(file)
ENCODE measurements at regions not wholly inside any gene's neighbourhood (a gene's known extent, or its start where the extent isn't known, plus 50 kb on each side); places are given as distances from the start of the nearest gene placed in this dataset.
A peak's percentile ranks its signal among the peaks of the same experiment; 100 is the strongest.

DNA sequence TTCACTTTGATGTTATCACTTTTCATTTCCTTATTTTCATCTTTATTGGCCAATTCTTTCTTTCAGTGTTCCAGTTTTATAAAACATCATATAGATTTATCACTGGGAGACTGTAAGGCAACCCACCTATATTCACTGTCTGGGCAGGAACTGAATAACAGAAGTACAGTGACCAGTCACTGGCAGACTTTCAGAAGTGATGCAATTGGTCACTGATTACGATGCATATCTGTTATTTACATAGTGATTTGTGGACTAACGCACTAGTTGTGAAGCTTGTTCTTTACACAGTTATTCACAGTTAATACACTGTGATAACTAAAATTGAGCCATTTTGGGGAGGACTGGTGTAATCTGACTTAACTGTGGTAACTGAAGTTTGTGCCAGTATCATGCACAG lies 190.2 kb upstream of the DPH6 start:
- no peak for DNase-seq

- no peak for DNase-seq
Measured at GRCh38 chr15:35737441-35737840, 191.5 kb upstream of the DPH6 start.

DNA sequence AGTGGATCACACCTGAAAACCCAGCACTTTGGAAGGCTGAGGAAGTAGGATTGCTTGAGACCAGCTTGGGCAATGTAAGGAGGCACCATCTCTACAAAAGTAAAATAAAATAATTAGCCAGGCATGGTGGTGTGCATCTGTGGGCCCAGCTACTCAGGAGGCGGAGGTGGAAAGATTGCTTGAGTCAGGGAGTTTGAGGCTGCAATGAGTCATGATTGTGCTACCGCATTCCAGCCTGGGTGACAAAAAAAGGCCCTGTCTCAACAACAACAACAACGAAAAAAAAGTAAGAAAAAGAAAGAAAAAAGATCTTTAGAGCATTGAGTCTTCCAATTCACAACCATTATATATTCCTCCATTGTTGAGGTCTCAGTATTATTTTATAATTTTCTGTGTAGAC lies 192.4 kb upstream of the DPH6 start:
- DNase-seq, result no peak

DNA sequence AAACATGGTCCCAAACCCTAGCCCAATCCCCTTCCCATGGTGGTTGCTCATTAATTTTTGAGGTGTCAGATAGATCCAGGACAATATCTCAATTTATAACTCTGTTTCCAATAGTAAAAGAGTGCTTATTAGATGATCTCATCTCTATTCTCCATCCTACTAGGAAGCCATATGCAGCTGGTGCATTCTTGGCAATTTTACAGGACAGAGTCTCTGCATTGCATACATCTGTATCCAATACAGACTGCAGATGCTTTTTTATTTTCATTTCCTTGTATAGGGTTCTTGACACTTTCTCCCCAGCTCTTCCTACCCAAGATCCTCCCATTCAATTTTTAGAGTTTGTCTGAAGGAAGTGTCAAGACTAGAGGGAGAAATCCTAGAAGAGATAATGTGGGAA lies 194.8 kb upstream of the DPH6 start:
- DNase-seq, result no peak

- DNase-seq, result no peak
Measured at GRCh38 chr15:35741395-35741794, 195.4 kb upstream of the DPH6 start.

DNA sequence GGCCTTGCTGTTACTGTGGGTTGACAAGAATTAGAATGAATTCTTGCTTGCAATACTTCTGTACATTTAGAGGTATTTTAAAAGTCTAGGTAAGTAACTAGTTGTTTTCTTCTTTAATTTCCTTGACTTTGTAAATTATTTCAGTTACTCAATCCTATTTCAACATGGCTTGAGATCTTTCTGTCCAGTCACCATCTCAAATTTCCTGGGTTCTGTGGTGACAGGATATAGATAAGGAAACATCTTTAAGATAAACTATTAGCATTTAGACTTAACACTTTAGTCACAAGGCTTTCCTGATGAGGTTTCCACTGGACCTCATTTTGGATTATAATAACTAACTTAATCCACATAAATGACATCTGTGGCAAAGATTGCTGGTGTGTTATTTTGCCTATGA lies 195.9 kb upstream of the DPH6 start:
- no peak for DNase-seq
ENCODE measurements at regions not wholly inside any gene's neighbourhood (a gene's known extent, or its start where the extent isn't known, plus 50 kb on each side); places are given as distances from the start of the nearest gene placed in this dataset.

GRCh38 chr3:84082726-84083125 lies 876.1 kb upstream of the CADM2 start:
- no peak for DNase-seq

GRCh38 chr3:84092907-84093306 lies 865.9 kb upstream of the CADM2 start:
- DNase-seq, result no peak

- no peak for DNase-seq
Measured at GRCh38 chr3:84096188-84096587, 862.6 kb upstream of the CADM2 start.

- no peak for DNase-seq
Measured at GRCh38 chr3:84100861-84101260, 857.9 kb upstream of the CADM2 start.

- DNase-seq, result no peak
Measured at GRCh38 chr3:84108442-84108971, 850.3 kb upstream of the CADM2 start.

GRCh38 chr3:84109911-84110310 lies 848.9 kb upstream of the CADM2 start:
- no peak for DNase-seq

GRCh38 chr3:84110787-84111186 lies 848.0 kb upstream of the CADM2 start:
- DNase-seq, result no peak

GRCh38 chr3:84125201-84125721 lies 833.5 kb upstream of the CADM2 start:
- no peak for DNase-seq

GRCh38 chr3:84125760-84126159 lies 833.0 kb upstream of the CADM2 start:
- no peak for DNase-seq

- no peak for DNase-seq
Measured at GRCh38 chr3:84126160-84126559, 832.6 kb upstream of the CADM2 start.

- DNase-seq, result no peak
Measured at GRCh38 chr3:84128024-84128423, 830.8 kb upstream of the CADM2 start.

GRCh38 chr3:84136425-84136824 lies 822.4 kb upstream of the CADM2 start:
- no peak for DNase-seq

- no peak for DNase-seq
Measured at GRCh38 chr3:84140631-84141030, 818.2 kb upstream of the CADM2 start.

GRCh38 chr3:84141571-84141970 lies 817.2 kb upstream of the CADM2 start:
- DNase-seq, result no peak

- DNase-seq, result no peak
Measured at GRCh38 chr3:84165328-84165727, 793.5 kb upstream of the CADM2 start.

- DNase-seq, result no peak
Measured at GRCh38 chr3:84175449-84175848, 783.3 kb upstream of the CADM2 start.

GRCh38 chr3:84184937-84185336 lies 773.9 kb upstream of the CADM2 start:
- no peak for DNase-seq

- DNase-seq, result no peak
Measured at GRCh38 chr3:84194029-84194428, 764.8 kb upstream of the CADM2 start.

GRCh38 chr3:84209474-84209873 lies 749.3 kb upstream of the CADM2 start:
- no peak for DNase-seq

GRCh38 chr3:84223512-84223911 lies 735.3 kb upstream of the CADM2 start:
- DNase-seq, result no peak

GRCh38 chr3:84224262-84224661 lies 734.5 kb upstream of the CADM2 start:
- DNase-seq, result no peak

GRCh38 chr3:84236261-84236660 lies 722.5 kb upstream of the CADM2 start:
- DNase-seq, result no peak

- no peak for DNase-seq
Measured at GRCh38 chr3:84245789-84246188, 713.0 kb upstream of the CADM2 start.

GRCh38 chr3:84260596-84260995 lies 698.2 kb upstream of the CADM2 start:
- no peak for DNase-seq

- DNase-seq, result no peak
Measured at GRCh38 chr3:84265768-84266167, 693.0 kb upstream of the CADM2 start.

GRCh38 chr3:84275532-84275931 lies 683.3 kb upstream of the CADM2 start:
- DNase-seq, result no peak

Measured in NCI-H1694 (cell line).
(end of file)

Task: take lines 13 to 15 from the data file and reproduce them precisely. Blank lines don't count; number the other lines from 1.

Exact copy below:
DNA sequence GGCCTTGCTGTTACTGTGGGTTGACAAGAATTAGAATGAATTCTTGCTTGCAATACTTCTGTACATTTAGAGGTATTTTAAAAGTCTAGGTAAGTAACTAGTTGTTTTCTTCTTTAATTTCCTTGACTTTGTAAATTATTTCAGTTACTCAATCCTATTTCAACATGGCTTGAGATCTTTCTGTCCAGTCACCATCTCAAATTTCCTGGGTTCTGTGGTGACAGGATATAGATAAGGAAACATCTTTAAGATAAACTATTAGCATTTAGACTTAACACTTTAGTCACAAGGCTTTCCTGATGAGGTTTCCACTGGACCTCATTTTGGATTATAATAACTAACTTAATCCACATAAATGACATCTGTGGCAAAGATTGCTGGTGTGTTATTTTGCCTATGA lies 195.9 kb upstream of the DPH6 start:
- no peak for DNase-seq
ENCODE measurements at regions not wholly inside any gene's neighbourhood (a gene's known extent, or its start where the extent isn't known, plus 50 kb on each side); places are given as distances from the start of the nearest gene placed in this dataset.